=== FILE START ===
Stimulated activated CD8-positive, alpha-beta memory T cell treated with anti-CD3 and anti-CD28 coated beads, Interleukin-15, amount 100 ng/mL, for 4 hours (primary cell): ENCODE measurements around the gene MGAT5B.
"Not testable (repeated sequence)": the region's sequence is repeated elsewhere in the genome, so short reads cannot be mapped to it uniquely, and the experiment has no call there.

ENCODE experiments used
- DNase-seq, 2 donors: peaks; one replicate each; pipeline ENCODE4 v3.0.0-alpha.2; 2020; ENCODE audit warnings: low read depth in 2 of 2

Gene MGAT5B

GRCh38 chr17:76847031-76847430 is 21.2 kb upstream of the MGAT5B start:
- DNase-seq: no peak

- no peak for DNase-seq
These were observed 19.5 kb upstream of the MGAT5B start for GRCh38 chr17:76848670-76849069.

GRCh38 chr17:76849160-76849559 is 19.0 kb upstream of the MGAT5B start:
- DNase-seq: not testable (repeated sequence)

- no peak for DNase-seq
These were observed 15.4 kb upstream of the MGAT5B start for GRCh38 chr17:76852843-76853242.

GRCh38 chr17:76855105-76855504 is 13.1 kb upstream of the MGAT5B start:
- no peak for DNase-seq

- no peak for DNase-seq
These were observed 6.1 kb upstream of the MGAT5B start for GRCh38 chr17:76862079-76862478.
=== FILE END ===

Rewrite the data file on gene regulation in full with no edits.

Stimulated activated CD8-positive, alpha-beta memory T cell treated with anti-CD3 and anti-CD28 coated beads, Interleukin-15, amount 100 ng/mL, for 4 hours (primary cell): ENCODE measurements around the gene MGAT5B.
"Not testable (repeated sequence)": the region's sequence is repeated elsewhere in the genome, so short reads cannot be mapped to it uniquely, and the experiment has no call there.

ENCODE experiments used
- DNase-seq, 2 donors: peaks; one replicate each; pipeline ENCODE4 v3.0.0-alpha.2; 2020; ENCODE audit warnings: low read depth in 2 of 2

Gene MGAT5B

GRCh38 chr17:76847031-76847430 is 21.2 kb upstream of the MGAT5B start:
- DNase-seq: no peak

- no peak for DNase-seq
These were observed 19.5 kb upstream of the MGAT5B start for GRCh38 chr17:76848670-76849069.

GRCh38 chr17:76849160-76849559 is 19.0 kb upstream of the MGAT5B start:
- DNase-seq: not testable (repeated sequence)

- no peak for DNase-seq
These were observed 15.4 kb upstream of the MGAT5B start for GRCh38 chr17:76852843-76853242.

GRCh38 chr17:76855105-76855504 is 13.1 kb upstream of the MGAT5B start:
- no peak for DNase-seq

- no peak for DNase-seq
These were observed 6.1 kb upstream of the MGAT5B start for GRCh38 chr17:76862079-76862478.